A Midterm Mandate for Lasting National Security

Lael Brainard
Lael Brainard National Economic Advisor - National Economic Council

November 6, 2006

While America is awash in polls this political season, two recent polls deserve attention because their findings point to a policy change that would have more impact on the future of the United States than the outcome of the midterm elections.

First, a poll by Terror Free Tomorrow conducted in Bangladesh, Indonesia and Pakistan, the three most populous Muslim countries, found that U.S. foreign aid has the potential to dramatically improve public perceptions of the United States, noting lasting favorable opinions due to U.S. assistance following the tsunami in Indonesia and the 2005 earthquake in Pakistan. The end result of the poll findings is that the United States has the ability to win “hearts and minds” through “deeper American assistance, directly to the people, following their expressed priorities.”

Second, according to a poll by the Program on International Policy Attitudes/Knowledge Networks, Americans understand the potential of this kind of “soft power” much better than their elected representatives in Washington. Of the 1,058 people surveyed for the poll, 67 percent said the U.S. should “put more emphasis on diplomatic and economic methods,” and 57 percent said they would favor “building goodwill toward the United States by providing food and medical assistance to people in poor countries.”

These results show that there is a consensus developing that U.S. foreign assistance is an underutilized soft power tool and that from Jacksonville to Jakarta, people understand that we could be doing a better job of communicating our values by more effectively identifying and helping those in need. In other words, development needs to be as strong as defense and diplomacy.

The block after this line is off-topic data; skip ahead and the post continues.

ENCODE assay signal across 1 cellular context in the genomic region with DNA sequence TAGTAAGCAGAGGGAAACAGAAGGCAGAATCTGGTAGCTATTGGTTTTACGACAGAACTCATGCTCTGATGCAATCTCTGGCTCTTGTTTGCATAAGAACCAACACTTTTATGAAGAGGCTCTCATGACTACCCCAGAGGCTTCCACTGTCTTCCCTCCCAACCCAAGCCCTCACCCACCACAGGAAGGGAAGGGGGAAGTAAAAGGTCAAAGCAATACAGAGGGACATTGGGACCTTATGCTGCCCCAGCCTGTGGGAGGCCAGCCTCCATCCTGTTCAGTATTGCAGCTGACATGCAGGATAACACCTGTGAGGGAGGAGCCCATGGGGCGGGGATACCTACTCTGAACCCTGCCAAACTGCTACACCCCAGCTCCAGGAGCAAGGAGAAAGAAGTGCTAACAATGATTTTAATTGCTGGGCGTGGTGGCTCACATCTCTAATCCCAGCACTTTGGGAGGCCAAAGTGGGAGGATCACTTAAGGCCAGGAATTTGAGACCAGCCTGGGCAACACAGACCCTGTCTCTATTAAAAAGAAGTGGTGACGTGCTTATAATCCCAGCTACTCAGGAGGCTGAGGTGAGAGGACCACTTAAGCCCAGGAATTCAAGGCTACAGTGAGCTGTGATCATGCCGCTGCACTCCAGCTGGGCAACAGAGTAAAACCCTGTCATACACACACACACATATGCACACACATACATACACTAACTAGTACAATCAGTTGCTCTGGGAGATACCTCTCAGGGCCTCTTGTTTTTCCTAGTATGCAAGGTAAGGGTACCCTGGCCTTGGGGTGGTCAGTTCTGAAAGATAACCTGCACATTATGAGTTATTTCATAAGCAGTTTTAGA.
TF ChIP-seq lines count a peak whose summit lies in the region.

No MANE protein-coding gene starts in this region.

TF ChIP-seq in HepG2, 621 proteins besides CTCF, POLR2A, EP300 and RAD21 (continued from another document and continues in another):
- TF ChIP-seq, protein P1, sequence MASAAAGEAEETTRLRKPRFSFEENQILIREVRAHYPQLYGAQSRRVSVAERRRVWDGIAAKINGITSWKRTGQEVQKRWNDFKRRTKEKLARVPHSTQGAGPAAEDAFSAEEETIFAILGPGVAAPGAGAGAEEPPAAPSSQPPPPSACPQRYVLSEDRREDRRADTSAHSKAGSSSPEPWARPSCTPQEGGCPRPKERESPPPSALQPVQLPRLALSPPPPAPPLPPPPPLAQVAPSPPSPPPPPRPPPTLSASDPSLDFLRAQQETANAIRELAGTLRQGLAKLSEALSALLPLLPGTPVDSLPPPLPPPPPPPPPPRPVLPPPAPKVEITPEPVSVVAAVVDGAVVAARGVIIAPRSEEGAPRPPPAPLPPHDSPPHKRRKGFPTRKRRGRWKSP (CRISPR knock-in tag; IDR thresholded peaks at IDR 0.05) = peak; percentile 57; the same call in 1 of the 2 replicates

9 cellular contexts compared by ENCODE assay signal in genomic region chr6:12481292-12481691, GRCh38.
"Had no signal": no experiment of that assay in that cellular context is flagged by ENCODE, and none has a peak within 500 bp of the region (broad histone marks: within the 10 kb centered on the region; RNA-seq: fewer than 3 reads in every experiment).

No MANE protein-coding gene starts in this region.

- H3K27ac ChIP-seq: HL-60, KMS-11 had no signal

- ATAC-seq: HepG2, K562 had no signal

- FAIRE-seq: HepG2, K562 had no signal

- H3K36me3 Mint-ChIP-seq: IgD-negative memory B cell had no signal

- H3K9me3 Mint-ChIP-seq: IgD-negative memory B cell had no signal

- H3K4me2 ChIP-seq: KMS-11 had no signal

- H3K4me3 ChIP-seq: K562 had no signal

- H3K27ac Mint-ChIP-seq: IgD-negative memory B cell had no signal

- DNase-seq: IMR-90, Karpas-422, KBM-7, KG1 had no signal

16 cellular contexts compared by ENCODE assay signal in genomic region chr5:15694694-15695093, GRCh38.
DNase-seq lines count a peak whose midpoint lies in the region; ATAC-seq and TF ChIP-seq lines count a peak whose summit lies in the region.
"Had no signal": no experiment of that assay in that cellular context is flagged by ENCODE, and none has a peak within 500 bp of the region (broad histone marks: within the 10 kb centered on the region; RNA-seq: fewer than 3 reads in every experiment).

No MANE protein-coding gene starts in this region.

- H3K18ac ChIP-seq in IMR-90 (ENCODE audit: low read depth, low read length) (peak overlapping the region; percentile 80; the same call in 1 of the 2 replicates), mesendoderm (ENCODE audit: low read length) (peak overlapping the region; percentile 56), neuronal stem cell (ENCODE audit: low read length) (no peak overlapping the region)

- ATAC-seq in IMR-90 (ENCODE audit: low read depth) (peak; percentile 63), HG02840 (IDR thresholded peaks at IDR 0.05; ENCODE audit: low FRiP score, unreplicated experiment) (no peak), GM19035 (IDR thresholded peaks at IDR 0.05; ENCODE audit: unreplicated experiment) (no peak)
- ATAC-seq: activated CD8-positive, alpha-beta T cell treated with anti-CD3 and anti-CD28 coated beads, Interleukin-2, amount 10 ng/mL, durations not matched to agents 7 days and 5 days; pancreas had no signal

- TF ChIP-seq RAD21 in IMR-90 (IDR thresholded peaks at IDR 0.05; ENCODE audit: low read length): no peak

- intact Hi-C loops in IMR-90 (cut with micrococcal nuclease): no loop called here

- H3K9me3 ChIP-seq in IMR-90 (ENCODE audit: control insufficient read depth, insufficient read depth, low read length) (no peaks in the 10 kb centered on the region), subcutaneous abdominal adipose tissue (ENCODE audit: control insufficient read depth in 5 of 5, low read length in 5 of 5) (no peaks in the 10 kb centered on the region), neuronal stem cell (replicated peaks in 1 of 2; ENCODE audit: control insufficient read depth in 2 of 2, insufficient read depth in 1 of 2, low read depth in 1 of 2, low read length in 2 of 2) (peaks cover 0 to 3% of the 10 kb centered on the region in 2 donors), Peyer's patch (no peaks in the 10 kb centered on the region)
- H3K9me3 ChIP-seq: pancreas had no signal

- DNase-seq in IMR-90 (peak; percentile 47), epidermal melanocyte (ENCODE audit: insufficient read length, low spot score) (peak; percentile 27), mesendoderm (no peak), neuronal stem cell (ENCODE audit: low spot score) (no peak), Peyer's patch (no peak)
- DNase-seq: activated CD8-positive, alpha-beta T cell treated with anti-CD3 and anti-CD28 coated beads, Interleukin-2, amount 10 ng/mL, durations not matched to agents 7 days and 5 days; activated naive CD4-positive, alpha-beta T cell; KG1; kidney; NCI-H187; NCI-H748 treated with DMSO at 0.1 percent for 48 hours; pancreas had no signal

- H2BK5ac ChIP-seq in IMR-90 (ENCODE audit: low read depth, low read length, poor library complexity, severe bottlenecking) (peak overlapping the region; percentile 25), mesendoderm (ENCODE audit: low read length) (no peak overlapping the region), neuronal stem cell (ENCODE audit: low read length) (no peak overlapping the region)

Most importantly, we can accomplish this by simply restructuring our foreign aid so that our focus is on the quality of our aid dollars rather than just on quantity. Instead of the 50 separate offices that currently manage U.S. aid programs, we could have one agency. Instead of the 50-odd objectives these offices currently pursue, we could have five strategic aid priorities, such as supporting capable foreign partners, and countering security, humanitarian and transnational threats. Research, such as a recent Brookings-CSIS task force analysis, proves that the most effective aid agencies, such as the UK’s Department for International Development, have a streamlined organizational framework with a tightly defined mission. The task force also recommended a set of steps that Congress and the administration can take to make foreign aid one of our most powerful tools for ensuring American security. (Complete findings available on Brookings’ Foreign Assistance Reform page)

In 1961, when President John F. Kennedy created the United States Agency for International Development, he described the foreign aid system as “a haphazard and irrational structure covering at least four departments and several other agencies.” These words ring true today yet we face an opportunity – bolstered by both American and international interest—to reconstruct our foreign aid strategy, help those in need and in doing so, show America’s true spirit.